A barista who found himself embroiled in a spat about coffee with a TV presenter and journalist has defended his business.

Columnist Carole Malone tweeted to her 35.6k followers that she felt 'patronised' after asking for a latte at Seventh Seal, Dorchester, to be served 'extra hot' - a request that was turned down by owner Toby Frere

Ms Malone tweeted: 'Just been into a coffee shop called Seventh Seal and asked the man behind the counter to make my latte extra hot. He refused and told me I have to have it the way he wants to serve it because he thinks it’s better. #patronised.'

Dorset Echo:

While most agreed that the customer is always right, some leapt to Mr Frere's defence and criticised Malone.

Mr Frere said: "I offered to heat the cup and explained why we don't heat milk over a certain temperature. She took it really badly and said it was patronising because she knows how she likes her drinks. She said she was going to tweet about it but at that point, I didn't know who she was and I thought that was the end of it."

The tweet attracted a large number of responses, including that of Sculpture by the Lakes creator, Simon Gudgeon who replied: 'He is the best barista in Dorset and won’t compromise his standards to serve a coffee that is imperfect.'

Mr Frere said: "Lucky, our customers have been very supportive and agree with what we do here, but it could be detrimental for someone with her profile to publicly criticise a local business like that."

Ms Malone said: "Mr Frere continues to talk publicly about the fact I'm so called " high profile"  and that asking him to make my coffee the way I like it - not the way HE wants to serve it - could damage his business.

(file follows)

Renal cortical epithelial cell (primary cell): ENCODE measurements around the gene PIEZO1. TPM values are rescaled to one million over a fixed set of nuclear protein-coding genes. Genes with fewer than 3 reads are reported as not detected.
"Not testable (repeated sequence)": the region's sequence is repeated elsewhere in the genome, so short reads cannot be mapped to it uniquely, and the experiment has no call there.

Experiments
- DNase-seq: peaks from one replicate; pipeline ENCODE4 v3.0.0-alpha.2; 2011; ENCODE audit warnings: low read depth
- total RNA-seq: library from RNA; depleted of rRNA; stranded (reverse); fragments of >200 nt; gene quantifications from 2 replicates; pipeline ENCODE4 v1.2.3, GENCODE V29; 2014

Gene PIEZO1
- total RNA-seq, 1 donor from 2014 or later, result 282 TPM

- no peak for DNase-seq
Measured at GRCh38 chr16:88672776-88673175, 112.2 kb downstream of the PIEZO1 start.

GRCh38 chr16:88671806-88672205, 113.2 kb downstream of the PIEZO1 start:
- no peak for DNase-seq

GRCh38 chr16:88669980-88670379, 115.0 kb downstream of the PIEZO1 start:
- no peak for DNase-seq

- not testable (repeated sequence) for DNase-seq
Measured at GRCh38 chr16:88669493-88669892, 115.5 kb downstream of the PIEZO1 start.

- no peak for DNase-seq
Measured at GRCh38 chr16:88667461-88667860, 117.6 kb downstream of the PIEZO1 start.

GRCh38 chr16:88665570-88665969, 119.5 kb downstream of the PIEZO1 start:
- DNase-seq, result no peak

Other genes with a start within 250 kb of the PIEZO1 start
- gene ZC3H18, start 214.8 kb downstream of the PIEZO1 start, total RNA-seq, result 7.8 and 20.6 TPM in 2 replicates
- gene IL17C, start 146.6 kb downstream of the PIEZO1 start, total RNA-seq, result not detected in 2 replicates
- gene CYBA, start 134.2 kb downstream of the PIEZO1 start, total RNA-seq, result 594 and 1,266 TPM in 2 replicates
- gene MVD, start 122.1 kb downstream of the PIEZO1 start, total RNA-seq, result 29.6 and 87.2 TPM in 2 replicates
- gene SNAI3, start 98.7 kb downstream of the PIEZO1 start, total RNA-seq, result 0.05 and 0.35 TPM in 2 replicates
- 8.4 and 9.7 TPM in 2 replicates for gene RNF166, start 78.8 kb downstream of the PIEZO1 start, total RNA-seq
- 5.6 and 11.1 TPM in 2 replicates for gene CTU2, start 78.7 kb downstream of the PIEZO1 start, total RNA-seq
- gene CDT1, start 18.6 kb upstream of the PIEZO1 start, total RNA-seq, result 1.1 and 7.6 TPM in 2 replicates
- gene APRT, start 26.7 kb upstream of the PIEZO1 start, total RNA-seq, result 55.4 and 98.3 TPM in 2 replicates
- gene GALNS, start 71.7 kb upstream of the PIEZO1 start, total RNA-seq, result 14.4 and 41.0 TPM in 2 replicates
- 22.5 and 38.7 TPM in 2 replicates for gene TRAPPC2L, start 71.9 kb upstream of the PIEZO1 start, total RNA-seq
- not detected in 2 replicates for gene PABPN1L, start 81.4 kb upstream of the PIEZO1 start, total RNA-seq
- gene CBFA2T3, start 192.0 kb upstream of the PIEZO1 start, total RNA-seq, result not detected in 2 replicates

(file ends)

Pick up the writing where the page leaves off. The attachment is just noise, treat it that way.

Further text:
"My so called  "profile"  is irrelevant. I was simply a customer who walked into his shop and politely asked him to make my latte extra hot.

"He point blank refused and proceeded to lecture me on what happens to milk at a certain temperature and how it compromises the flavour of the coffee.

"Sorry, but I'm not paying nearly £3 to be told how I should drink my coffee. He says my complaining could be detrimental to his business.

"Is he seriously suggesting unhappy customers  shouldn't complain in case it hurts his profits?  

"I'd suggest him patronising customers, as he did me, and refusing to give them what they ask for, will be a whole lot more detrimental.

"And if he knows as much about coffee as he professes  Mr Frere should know that many coffee professionals abhor the use of ANY milk in coffee as, they say,  it masks the  natural flavour of the beans. However most of those professionals agree the best way to serve it is the way that suits people's personal tastes. 

"Something Mr Frere has yet to learn...."

Seventh Seal, based at Brewery Square, describes itself as a 'home for coffee enthusiasts' and says it works with the 'best roasters from all over the world.' This, says Mr Frere, is why he refused Ms Malone's milk request.

"When milk is heated it starts to release its natural sugars and up until a certain point these sugars are at their sweetest. When milk is heated beyond this the natural sugars start to die off and then the milk will start to turn nutty and bitter," he explained.

"When milk is such a large part of a latte, we would only want it to complement the espresso we have made as the base and therefore would only want to heat the milk to the temperature where it is at its sweetest.

"The coffee we use is packed full of flavours that people might not expect which is why all of these parts have to work together.

"We're trying to showcase the best product and the best flavours. We're never going to please everyone but we're proud of what we do."